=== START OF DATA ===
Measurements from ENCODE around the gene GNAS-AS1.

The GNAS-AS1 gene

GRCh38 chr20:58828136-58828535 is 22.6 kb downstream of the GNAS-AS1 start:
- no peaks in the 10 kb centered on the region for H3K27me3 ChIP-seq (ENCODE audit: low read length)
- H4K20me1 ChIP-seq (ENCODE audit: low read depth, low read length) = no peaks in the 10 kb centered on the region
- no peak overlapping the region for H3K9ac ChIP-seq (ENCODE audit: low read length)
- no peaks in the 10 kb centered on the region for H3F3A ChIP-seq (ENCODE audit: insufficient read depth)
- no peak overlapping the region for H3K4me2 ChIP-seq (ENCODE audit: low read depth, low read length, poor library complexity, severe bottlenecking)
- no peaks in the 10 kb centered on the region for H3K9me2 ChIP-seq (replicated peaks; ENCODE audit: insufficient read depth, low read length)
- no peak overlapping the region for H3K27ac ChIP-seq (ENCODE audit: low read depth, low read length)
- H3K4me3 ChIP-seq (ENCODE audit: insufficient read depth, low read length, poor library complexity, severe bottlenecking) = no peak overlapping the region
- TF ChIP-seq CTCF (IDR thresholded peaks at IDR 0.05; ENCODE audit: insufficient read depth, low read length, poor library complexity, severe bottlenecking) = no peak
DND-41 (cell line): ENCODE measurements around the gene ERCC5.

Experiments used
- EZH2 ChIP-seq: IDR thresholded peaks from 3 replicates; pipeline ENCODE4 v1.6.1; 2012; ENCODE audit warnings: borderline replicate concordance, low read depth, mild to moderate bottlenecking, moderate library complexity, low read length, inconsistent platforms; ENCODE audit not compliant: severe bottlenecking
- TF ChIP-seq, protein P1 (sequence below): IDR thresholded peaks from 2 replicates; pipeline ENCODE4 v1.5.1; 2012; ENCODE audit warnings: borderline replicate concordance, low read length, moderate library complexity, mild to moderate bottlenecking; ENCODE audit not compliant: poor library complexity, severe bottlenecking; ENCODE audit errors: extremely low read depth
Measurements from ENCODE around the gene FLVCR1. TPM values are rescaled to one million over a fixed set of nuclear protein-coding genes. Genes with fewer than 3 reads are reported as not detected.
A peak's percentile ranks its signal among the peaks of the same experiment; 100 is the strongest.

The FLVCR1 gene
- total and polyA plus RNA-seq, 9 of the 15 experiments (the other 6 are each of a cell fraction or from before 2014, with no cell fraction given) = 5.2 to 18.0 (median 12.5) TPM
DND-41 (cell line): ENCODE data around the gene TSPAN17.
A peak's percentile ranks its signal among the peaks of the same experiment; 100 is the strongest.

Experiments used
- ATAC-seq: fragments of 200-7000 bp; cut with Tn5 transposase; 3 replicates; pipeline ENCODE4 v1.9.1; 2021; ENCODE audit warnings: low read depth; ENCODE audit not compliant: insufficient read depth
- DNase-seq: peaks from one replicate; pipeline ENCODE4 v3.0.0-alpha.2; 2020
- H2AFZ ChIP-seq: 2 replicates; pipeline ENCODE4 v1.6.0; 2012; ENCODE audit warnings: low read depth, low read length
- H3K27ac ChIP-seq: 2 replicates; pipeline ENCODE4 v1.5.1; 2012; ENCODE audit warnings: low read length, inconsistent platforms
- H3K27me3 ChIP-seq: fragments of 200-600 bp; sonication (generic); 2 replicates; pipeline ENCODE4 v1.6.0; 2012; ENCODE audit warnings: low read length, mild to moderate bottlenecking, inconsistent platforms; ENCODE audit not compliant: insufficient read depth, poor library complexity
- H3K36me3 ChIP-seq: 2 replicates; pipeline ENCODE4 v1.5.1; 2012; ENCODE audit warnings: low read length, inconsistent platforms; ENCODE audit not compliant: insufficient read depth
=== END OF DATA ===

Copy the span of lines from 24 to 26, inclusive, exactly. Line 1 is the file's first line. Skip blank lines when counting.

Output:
- ATAC-seq: fragments of 200-7000 bp; cut with Tn5 transposase; 3 replicates; pipeline ENCODE4 v1.9.1; 2021; ENCODE audit warnings: low read depth; ENCODE audit not compliant: insufficient read depth
- DNase-seq: peaks from one replicate; pipeline ENCODE4 v3.0.0-alpha.2; 2020
- H2AFZ ChIP-seq: 2 replicates; pipeline ENCODE4 v1.6.0; 2012; ENCODE audit warnings: low read depth, low read length